Saturday, October 13, 2018

It's the REAL Ocean

I named this post It's the REAL Ocean, because, unlike Nat Geo underwater videos or pictures, not everything is crystal clear and perfect. For example, the octopus above, #3 for the day, is showing its siphon and eye, BUT there's also sand in the picture. I don't mess with my photos, other than usually cropping them. I don't photoshop them. I don't try to improve on what God gave me in the moment.

So sometimes my photos have sand or algae in them. Not ideal, but it's the way it is!

I also thought of the very nice lady who helped me get the shoulder down on my diveskin. I wear a diveskin, which is really like a 2nd skin, so if I accidentally bump into a rock or something, the skin will hopefully absorb any of the damage. Rather than my real skin. It is usually wet when I take it off, so today I was having an even harder time getting it off, as my arm had been punctured with two shots yesterday. Those hurt! So putting pressure on that area was not my fave thing.

But the very nice lady, after mentioning she saw lots of fish in the shallow side, added that she got out because she saw a sea snake. So of course I told her we don't have these here and what she saw was probably an eel. Further, it was probably a Snowflake Moray eel, which are fairly harmless eels. Let's put it this way: I have never had one come toward me to attack or take a bite! (Thank God!) It did cause me, as I walked away after thanking her for her help with the dive skin, to wonder: why DON'T we have sea snakes? I know they have 'em in Indonesia, Palau, Australia. Why not here?

Mind you, I am not complaining!  I have enough things that I back away from, I don't need to add to that list.

So on to the octo-count: a total of 3!
This first octopus totally surprised me! Because I have been checking this crack for a few weeks and never saw another octopus in it where there used to be one. Until today. I was almost on top of it before I saw it! My bad. I re-check areas where I have seen an octopus in the past, so it shouldn't have so shocked me that there was one there. A learning experience. (and of course, the octopuses never write to tell me their forwarding address, so...I'm in the dark.)

This one was sitting out on the edge of a rock. The Rock Mover helped me spot it. Those fish love to harass the octopuses. In fact, before I got my camera turned on, this octopus had put out an arm to thwap the rock mover wrasse. That'll teach those wrasses!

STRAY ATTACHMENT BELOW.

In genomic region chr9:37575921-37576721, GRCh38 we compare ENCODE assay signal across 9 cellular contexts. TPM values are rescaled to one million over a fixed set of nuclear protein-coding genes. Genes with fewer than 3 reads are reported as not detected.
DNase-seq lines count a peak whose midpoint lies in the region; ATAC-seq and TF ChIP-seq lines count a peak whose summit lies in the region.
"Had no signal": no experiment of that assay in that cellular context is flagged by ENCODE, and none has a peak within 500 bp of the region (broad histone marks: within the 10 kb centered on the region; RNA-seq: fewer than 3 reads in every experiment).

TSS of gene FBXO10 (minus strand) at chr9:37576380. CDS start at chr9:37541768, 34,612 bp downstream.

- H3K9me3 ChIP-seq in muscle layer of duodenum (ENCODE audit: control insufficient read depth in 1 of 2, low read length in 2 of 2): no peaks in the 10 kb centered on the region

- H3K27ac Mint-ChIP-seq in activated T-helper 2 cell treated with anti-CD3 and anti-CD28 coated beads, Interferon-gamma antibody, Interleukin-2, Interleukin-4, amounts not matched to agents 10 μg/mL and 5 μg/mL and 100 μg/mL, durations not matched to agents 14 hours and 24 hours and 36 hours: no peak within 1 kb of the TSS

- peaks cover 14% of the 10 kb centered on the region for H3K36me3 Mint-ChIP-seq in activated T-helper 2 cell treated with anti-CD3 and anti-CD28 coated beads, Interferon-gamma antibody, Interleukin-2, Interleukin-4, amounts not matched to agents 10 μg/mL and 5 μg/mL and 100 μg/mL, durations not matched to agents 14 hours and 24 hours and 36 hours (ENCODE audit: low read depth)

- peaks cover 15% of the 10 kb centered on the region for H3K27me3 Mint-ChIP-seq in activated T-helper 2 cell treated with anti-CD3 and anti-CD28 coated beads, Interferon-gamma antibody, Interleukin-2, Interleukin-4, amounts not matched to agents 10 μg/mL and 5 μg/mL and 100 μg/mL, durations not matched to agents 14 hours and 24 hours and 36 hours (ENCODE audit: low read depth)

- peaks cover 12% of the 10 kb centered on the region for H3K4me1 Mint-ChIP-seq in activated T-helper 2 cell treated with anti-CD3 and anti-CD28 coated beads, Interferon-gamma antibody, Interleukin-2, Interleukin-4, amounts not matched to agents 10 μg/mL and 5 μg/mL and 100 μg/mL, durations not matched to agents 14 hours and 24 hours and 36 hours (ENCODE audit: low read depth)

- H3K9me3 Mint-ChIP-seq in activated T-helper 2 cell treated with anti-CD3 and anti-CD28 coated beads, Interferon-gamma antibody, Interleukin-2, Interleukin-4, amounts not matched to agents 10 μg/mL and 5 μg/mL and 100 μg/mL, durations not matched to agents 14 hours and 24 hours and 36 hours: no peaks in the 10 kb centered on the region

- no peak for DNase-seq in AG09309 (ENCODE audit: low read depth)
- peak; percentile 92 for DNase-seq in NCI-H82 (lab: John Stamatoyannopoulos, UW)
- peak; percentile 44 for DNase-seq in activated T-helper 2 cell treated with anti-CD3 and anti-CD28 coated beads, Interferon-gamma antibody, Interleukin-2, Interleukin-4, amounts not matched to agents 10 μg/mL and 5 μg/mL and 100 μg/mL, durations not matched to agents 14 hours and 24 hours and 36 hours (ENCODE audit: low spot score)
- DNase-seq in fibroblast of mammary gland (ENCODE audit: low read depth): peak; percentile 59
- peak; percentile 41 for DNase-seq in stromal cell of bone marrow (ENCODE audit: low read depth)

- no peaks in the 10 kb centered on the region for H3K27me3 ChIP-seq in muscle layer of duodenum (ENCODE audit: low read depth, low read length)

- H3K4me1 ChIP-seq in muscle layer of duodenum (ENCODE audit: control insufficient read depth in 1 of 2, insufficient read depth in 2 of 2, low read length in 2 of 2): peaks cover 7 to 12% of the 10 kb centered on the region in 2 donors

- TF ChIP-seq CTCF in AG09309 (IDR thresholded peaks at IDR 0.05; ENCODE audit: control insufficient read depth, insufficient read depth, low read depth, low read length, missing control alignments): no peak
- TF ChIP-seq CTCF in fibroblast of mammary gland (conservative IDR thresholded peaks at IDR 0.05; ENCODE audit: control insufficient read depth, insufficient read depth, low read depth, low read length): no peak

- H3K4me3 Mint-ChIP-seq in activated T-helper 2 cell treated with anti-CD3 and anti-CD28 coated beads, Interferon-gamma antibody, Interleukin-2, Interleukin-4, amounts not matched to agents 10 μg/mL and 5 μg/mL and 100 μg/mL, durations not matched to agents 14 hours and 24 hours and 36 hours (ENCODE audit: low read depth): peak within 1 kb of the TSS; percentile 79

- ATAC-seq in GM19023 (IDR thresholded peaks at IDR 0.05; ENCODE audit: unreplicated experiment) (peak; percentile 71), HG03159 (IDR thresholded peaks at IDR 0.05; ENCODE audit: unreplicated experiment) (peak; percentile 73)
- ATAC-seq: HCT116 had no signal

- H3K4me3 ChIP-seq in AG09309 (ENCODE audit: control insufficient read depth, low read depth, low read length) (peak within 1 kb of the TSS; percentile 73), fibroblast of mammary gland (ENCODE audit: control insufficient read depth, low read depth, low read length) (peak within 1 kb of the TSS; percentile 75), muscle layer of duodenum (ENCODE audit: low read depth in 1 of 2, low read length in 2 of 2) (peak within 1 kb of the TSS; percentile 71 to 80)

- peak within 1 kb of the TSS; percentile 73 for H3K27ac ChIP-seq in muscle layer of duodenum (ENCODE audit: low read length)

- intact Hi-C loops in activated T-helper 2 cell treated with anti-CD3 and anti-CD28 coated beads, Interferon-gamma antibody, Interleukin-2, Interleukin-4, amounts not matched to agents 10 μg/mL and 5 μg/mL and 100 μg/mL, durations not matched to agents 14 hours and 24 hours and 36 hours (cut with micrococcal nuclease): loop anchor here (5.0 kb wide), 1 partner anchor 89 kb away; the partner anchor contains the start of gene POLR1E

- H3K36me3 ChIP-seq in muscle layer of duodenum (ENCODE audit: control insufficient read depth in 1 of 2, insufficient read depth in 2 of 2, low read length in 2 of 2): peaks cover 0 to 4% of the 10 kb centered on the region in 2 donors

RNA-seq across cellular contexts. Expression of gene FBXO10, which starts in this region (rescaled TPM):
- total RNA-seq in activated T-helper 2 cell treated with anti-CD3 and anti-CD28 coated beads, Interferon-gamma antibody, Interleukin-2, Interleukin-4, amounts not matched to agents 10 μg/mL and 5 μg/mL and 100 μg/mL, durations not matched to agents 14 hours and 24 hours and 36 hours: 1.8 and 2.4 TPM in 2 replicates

I forgot to add the snoozing seal. I've heard there's a pregnant one at one of the other beaches. Quite exciting! (they are still endangered, so please don't touch, follow or harass 'em. There's a law!)
 I really don't know if Trunk (or box) fishes are monogamous, but these two seemed to cruise together for a bit.
 This crab was a complete surprise! Of course, I saw the white claw first. I actually had to look at it for a few minutes to decide what it was. I was deciding that it was dead, when a wave smacked me. And when I looked again, it was gone. So it was either alive or swept away. If you look really closely, you can see its white eyes. Maybe. I have never seen a crab like this one before. 
 Here's one of the "sea snakes" the nice lady might have seen. 

And below, another crab, definitely alive, that precluded me from taking this nice white shell home. I shake the sand out when I pick them up, so I am pretty sure this poor crab was dizzy. Look at how hairy its legs are. And the two eyes, sticking out on stalks....probably trying to see if it could bite or grab my fingers. NO. (Although it is the real ocean, so it could have happened.)
 And this is the fishing lead and line that snagged the lobster.

I have no way of knowing if the lobster was alive when it got snagged. But that monofilament line is so ugly, and it catches everything as it flows through the water. This line and the lead and the hook are now in the trash at our house. Take that, fisher people!
 OK, obviously not an underwater show, but the sliver of moon was rather neat above the pink clouds.

And another Snowflake eel, with the bluefin trevally harassing it.
So my ending point about it being the real ocean is that you'll find all of God's cool sea creatures in the water. In the shallow side, they will be smaller, but still there. And the caution is that one should be careful. Try to avoid walking on the bottom. Not only does it help you not step on urchins and scorpion fish and glass, but it helps the water stay clear.
And thanks!

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